This month we take a look into the world of knee meniscus injuries. Studies from the US report approximately 61 in every 100,000 people experience a knee meniscus injury every year. You are more susceptible to injuring a meniscus in your knee if you participate in sports such as football, soccer, basketball, netball and skiing. Essentially any job or sport that requires lots of squatting and kneeling can increase your risk of sustaining a meniscus injury. But what is a meniscus?
The meniscus are found inside the knee joint, nestling between the thigh (femur) and shinbones (tibia). They are crescent-shaped pieces of toughened tissue (a type of cartilage) and there are two in each knee. One sits on the outside part of the knee joint (i.e. lateral meniscus) and one sits on the inside part (i.e. medial meniscus).
They act as shock absorbers to the various loads and forces that pass through the knee during movement. They also have a slightly wedge-shaped appearance being thicker around the outside compared to the inside, and this provides a deepening of the joint surface to allow for a more snug-fit joint.
The top of the shinbone (tibia) is relatively flat compared to the very rounded ends of the thighbone (femur). The meniscus help to stabilise this slight mismatch of joint surfaces.
Causes of a tear
The most common cause of a meniscus tear is an excessive or forceful twisting of the knee whilst the foot is planted on the ground.
This might happen as a result of landing awkwardly from a jump, or from the force of another person or opponent’s body acting on the knee. During this type of movement, if the force is too much for the meniscus to withstand, tearing may occur.
The medial (inside) meniscus tends to be injured more than the lateral (outside) meniscus. This is because the medial meniscus attaches to other structures inside the knee joint, leaving it less mobile to forces acting on it compared to its lateral counterpart.
Signs and symptoms
The experience of a meniscal tear will vary from person to person depending on the cause.
A young footballer who has been injured during a tackle with high forces involved will likely present in a great deal of pain with a swollen and restricted knee. Injuries sustained in this way are likely to be more severe with associated ligament injuries as well.
On the flip side, an older person who has been gardening for the weekend spending lots of time squatting and kneeling may present to the clinic with a very different picture.
There may be no high force movement involved, but instead the tear has occurred due to degenerative changes that have occurred to the cartilage tissue. Symptoms in these types of injury are less likely to be so acute and may only appear 24-48 hours down the line.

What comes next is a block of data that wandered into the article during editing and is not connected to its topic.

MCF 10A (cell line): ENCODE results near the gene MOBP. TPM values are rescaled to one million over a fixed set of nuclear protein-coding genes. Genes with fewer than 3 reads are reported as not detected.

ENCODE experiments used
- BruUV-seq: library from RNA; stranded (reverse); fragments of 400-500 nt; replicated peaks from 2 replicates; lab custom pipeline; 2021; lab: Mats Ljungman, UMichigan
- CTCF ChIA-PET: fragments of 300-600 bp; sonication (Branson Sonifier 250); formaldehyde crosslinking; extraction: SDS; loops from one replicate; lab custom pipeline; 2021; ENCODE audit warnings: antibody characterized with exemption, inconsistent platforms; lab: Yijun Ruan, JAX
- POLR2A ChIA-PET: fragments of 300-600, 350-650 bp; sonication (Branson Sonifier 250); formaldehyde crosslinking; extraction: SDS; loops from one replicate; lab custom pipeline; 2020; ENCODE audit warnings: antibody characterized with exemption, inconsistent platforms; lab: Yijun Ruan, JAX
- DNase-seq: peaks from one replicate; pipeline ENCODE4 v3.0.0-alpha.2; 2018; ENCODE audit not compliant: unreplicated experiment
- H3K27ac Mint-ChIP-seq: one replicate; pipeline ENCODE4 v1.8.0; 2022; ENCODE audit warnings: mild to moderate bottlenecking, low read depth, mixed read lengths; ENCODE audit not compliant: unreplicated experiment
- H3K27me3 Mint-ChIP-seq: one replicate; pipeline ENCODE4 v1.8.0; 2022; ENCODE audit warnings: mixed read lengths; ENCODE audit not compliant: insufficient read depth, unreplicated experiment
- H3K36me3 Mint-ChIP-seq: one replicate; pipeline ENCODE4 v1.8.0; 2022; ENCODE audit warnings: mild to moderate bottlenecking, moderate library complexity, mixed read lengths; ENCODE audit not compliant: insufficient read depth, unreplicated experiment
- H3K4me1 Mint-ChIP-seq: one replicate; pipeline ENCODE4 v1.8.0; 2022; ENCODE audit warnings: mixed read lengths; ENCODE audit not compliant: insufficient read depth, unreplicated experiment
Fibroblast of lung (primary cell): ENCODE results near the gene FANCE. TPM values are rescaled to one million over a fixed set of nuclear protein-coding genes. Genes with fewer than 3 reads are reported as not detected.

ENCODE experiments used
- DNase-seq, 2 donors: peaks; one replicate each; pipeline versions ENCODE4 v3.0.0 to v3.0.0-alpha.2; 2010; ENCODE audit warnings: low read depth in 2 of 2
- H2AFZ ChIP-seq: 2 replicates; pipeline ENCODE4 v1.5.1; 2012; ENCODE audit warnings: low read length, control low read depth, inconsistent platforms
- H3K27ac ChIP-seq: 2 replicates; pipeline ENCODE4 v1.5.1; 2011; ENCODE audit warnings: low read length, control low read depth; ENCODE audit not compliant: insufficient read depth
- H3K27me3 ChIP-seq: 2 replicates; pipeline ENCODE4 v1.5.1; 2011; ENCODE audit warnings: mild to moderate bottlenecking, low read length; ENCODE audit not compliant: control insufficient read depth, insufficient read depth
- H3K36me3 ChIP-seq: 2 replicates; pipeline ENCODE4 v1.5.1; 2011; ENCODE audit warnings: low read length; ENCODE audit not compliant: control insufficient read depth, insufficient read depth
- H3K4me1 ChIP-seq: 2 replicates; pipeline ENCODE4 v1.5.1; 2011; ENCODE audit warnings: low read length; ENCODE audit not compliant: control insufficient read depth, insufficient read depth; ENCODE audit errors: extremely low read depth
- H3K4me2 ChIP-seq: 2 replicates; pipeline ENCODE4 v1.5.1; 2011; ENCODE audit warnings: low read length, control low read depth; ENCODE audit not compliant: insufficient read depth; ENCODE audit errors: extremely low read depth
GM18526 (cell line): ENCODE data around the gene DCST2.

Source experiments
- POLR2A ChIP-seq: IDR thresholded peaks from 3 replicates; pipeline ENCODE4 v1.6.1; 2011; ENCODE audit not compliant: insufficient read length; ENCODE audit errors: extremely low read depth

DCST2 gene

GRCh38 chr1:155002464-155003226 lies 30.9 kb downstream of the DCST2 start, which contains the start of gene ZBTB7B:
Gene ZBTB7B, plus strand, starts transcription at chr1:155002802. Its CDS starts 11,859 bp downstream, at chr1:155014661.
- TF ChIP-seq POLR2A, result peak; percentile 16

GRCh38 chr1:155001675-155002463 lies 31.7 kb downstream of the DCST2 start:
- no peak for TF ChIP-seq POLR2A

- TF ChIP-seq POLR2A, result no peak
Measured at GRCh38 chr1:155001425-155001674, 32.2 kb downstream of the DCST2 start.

Signs and symptoms you might expect from a meniscal tear may include any or all of the following:
- Pain when walking, squatting or jumping
- Restriction of the knee joint with or without swelling
- Knee joint locking
- A popping or clicking sensation (often following an episode of locking)
- A feeling that the knee may give way
- Tenderness around the line of the knee joint where the tear has occurred
Diagnosis and Treatment
The first thing to do if you have injured your knee is to see a physiotherapist as soon as possible. A painful, swollen, restricted and inflamed knee following an incident is a sign something is not right, so seek help quickly.
We will ask questions about what has happened and examine your knee closely. Some people will be able to move around well, others with a severe injury may be more limited. The management of meniscal tears will vary depending on how the injury happened (i.e. are we also dealing with a ligament injury?), and the age and goals of the patient.
In some instances, we might suspect a small tear and a patient is presenting with pain but has good overall movement and doesn’t have any of the more severe symptoms such as locking or giving way. In these cases, we’d use hands-on treatment and specific exercise prescription in order to strengthen the knee and restore full function through soft tissue therapy, mobilisation and whole body movement.
In instances where we suspect a large tear and a patient is presenting with high amounts of pain, restriction and locking and/or giving way in the joint, we may first need the assistance of some imaging to determine the severity and clear the knee of any large tears.
Some tears require surgical removal of the cartilage tissue whereas some can be repaired. The surgeon will always try to retain as much of the meniscus as possible to reduce the impact on knee mechanics following recovery and for the future. Removal of meniscus is linked to increased knee osteoarthritis later in life.
Regardless of the initial management, rehabilitation will aim to:
- Reduce pain and increase range of motion to the knee
- Improve strength of the quads, hamstrings, calves and other knee and hip related muscles
- Return to sport or previous duties as soon as possible without risking further injury
Seeing a physiotherapist as soon as possible will help to limit complications and help get you back to 110% (we always like to get you back fitter than you were before the injury!) at the earliest possible opportunity. Whether your goal is to garden or return to kicking goals, we can help get you there. Call us today on 6282 5898 to book your appointment.